Good Morning
Good Morning

Adelphi women, with a little different approach, still rolling along, win in quarterfinals

Adelphi goalkeeper Taylor Hayes is congratulated by her

Adelphi goalkeeper Taylor Hayes is congratulated by her teammates after defeating Stonehill in a 2015 NCAA Division II Women's Lacrosse Tournament game at Adelphi on Saturday, May 9, 2015. Credit: Steven Ryan

The women's lacrosse program with the most NCAA Division II championships is one step closer to adding a seventh title to its banner at Motamed Field. The next one would just be a little different from last year's.

With a new coach and an altered offensive approach, defending national champion Adelphi beat No. 4 Stonehill, 10-6, at home Saturday in a Division II quarterfinal. A semifinal date with No. 2 Le Moyne awaits the top-seeded Panthers (19-1) on Saturday in Salem, Virginia.

Pat McCabe, an Elmont alum and National Hall of Fame defenseman, replaced Rob Grella as Adelphi's coach this season and implemented an offense predicated on sharing the ball. At 16.05 goals per game, the offense hasn't been as prolific as it was a year ago, when the Panthers scored 17.32 per game. But Adelphi has assists on 52.6 percent of its goals, by far the highest rate in this senior class' time with the program, according to the school's statistical archives.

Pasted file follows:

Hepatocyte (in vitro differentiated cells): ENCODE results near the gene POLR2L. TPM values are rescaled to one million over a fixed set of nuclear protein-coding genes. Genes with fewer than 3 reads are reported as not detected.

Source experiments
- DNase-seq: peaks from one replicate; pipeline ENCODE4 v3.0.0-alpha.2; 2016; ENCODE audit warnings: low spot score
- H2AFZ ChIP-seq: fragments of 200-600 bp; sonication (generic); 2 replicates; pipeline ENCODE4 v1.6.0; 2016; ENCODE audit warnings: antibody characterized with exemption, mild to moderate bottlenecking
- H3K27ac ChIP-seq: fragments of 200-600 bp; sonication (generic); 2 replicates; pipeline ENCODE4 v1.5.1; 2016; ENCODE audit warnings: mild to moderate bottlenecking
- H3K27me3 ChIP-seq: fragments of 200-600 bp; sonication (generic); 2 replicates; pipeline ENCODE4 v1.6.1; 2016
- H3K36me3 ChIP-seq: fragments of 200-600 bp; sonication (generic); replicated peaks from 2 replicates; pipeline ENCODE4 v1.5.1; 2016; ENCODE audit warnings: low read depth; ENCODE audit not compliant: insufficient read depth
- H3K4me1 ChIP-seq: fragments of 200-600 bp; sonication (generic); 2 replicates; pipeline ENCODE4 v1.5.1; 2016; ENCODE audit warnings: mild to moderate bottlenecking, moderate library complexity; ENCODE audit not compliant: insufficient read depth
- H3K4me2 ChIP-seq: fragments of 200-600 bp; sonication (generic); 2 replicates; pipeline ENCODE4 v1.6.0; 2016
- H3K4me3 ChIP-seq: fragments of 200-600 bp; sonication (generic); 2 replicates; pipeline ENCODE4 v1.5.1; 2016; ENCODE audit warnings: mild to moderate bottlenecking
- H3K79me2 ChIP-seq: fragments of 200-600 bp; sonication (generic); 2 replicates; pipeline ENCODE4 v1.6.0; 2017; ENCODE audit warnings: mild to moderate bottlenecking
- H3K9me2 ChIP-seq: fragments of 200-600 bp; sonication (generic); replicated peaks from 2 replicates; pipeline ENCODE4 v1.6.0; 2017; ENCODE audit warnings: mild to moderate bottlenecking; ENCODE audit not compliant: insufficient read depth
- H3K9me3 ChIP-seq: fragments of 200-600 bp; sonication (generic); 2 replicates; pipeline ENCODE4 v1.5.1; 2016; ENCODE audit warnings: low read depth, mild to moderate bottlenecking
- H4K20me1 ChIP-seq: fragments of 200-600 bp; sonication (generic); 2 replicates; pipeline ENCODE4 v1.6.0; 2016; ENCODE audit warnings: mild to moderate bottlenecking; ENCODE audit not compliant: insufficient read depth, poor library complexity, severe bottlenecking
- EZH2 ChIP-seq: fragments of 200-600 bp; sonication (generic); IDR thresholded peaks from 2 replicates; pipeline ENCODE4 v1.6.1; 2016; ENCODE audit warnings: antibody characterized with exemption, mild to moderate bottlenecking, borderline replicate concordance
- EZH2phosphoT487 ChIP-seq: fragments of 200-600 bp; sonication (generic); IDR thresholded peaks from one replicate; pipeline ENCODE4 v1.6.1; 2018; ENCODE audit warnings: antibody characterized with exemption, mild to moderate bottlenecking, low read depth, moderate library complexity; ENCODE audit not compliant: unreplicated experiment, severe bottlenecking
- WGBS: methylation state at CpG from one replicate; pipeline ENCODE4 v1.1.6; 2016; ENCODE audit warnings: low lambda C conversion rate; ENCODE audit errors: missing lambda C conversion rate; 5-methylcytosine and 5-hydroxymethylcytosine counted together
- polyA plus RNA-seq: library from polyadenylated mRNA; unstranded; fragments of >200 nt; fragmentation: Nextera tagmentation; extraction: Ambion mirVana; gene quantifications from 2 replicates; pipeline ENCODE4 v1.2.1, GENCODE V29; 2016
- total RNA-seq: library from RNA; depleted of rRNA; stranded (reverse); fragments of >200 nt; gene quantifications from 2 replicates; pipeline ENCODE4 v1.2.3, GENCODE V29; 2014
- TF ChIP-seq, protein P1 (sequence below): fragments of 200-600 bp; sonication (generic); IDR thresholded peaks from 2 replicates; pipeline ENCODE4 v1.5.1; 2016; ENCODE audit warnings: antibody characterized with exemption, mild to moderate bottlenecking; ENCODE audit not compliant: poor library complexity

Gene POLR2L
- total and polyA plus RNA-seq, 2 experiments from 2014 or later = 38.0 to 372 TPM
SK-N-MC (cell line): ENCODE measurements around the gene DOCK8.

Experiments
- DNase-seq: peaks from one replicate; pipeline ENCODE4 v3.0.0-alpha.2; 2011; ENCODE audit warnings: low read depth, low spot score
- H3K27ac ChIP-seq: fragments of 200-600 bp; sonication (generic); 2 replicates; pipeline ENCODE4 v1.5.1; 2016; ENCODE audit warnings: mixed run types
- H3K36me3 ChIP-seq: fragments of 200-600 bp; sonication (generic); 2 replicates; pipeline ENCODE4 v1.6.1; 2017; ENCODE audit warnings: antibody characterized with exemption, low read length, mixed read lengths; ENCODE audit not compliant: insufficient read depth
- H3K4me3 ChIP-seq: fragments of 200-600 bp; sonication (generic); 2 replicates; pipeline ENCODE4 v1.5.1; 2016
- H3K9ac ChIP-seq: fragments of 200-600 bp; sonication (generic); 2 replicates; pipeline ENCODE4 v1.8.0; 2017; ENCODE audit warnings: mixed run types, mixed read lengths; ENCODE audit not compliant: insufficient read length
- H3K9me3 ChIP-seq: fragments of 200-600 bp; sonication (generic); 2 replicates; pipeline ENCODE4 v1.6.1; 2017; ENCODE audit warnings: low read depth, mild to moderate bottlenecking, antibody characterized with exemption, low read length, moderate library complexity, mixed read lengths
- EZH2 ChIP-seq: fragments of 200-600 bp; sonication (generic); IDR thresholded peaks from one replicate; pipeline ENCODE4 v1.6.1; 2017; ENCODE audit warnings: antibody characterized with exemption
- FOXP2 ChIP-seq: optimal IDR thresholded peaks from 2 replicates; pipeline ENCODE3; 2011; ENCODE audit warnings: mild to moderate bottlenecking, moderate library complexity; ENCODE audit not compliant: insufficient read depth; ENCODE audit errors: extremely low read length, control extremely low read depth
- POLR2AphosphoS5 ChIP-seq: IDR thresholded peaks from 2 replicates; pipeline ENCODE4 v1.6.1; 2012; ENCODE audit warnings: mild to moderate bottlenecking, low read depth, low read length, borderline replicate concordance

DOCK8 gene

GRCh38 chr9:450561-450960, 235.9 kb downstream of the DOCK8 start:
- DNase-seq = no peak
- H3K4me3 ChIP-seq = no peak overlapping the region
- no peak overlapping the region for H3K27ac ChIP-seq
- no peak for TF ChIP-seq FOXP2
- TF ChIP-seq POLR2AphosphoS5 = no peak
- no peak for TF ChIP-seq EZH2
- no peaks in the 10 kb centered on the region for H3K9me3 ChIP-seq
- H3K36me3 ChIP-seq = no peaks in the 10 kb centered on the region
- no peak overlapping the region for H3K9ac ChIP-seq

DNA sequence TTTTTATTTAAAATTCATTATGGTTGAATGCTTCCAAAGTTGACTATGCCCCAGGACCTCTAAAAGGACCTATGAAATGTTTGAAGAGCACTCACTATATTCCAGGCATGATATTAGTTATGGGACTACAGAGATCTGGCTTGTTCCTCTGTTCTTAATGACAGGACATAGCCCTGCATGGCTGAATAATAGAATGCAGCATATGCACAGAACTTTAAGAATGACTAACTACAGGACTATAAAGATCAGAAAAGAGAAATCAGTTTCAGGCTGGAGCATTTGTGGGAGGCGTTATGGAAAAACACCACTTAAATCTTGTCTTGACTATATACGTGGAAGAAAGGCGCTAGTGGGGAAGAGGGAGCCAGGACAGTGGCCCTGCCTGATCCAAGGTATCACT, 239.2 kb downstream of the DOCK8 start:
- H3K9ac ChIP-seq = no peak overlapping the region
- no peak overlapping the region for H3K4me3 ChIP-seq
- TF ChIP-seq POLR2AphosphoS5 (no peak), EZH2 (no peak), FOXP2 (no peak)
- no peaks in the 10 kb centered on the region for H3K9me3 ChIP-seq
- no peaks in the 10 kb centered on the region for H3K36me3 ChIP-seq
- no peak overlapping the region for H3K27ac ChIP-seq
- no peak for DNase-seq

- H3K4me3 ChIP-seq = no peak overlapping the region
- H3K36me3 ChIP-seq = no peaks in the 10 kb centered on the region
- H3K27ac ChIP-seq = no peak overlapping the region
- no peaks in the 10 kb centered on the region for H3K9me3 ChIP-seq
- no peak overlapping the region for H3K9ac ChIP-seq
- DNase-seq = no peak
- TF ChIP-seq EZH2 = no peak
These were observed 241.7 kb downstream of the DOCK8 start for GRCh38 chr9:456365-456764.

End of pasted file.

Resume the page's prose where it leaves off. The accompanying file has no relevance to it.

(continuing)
The Panthers had six assists against Stonehill. Seven players scored, with Alexa Froccaro, Jacqueline Jahelka and Emily Keesling each netting two goals.

"We're so much more of a team," said Port Washington's Froccaro, who had three assists. "We owe a lot of that to Pat because he's the one who has pushed us to use everybody and not just depend on one or two people."

Given the team's success last year -- 22-0 and a championship -- it wasn't easy for McCabe to implement a new system.

"You get kids who are comfortable and it's very hard to come in after winning a championship and say, OK, I want you do this differently," McCabe said. "I wouldn't say there was resistance, but there was uncertainty about what was expected."

The Panthers assisted on just 11 of 30 goals over their first two games of the season. Then came a 19-4 win over Philadelphia University, in which Adelphi had 16 assists. A 17-assist output in a 24-4 win over Southern Connecticut followed.

"Once it starts to become effective, it becomes contagious," McCabe said. "I think that's worked well for us this season."So far. There are still two more roadblocks in Adelphi's path to its ultimate goal.

"To win a championship would prove that we still have it and we still have a great coach and we still have great players," Froccaro said. "That would be a nice thing to end the season with."

New York Sports